A mechanism of antidepressant action is associated with decreasing levels of tumor necrosis factor (TNF) in the brain
Clonan, Ellyce Lauren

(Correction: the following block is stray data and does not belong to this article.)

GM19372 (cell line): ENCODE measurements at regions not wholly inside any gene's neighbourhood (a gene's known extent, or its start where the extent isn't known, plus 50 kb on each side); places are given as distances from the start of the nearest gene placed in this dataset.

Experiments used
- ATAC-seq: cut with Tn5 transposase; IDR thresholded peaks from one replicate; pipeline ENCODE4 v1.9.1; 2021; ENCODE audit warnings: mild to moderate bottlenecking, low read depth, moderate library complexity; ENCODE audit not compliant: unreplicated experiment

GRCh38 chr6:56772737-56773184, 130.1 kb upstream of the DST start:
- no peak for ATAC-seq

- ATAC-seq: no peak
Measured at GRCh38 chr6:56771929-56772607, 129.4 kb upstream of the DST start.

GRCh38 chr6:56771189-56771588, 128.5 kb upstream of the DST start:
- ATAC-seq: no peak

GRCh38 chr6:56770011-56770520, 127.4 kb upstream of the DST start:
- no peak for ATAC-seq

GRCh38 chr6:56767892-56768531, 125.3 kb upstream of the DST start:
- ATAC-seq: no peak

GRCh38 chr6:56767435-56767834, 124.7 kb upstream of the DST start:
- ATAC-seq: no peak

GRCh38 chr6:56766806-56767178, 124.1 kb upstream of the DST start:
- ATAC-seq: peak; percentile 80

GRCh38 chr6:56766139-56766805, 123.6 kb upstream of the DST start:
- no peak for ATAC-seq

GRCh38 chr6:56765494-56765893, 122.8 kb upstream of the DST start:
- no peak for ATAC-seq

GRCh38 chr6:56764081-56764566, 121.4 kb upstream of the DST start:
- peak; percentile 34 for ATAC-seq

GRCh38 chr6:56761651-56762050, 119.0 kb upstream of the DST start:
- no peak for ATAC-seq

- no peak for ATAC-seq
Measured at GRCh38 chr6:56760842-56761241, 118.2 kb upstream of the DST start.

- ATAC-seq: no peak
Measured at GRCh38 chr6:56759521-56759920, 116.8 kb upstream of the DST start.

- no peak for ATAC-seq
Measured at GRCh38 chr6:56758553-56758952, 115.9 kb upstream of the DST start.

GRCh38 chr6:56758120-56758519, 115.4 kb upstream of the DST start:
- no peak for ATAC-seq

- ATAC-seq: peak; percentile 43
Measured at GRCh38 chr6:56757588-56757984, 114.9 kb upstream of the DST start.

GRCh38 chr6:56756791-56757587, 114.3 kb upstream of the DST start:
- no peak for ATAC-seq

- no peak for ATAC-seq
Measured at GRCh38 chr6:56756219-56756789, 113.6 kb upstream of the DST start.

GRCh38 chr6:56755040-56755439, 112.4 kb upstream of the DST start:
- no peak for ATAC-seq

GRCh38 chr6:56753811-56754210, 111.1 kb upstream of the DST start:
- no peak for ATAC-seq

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Tumor necrosis factor-alpha (TNF), a pro-inflammatory cytokine, is involved in normal physiology of the body, as well as the pathophysiology of numerous diseases. A higher concentration of TNF has been noted to be involved in various neurological disorders including neuropathic pain, depression, Alzheimer's disease, stroke, and multiple sclerosis. Various therapeutic strategies aimed at decreasing TNF levels systemically have proven ineffective for these diseases. Therefore, targeting brain TNF to decrease local elevated levels may provide relief to patients suffering from these neurological disorders. Interestingly, antidepressants are used as a treatment method for these disorders. Following antidepressant treatment, it has been shown that TNF levels decrease, thereby supporting a role for TNF in the pathogenesis of these neurological disorders. A primary problem with antidepressants use for depression is that they fail to relieve depressive symptoms until approximately 14 days after their first administration, even though levels of monoamine neurotransmitters are increased within minutes to hours. Thus, there is a strong need for research into alternative antidepressant treatments that can work faster for a wider range of patients. Ketamine has been shown to rapidly improve depressive symptoms, but its mechanism of antidepressant action is relatively unknown. Omega-3 fatty- acids also decrease depressive symptoms, leading to speculation that its derivative, resolvin-D2, has antidepressant effects as well. The goal of this project was to assess ketamine and resolvin- D2 for antidepressant effectiveness and their influence on TNF levels in select brain regions, serum, and macrophages. Depressive-like behavior and TNF levels were assessed after acute drug administration in the forced swim test (FST) and after chronic drug administration in the novelty-induced hypophagia (NIH) test. Ketamine and resolvin-D2 were compared to the antidepressants desipramine, zimelidine, and wellbutrin to see if there was a common mechanism of action. In the FST, all drugs were shown to decrease depressive-like behavior. Ketamine and resolvin-D2 decreased serum and brain TNF levels specifically in the hippocampus and locus coeruleus, while desipramine and wellbutrin did not have an acute effect on brain TNF levels. Ketamine was the only agent to work in the NIH test after acute administration. All other antidepressant agents worked effectively in the NIH test after chronic administration by improving intake and latency to approach and consume graham crackers. After chronic administration of desipramine, zimelidine, wellbutrin, and resolvin-D2, TNF levels in the serum, hippocampus, and locus coeruleus showed a significant decrease. The decreasing brain TNF levels following antidepressant administration correlates with the alleviation of depressive-like symptoms within the behavioral tests. Therefore, these findings suggest that ketamine and resolvin-D2 may serve as effective antidepressant agents possibly by decreasing TNF levels in brain regions associated with antidepressant action.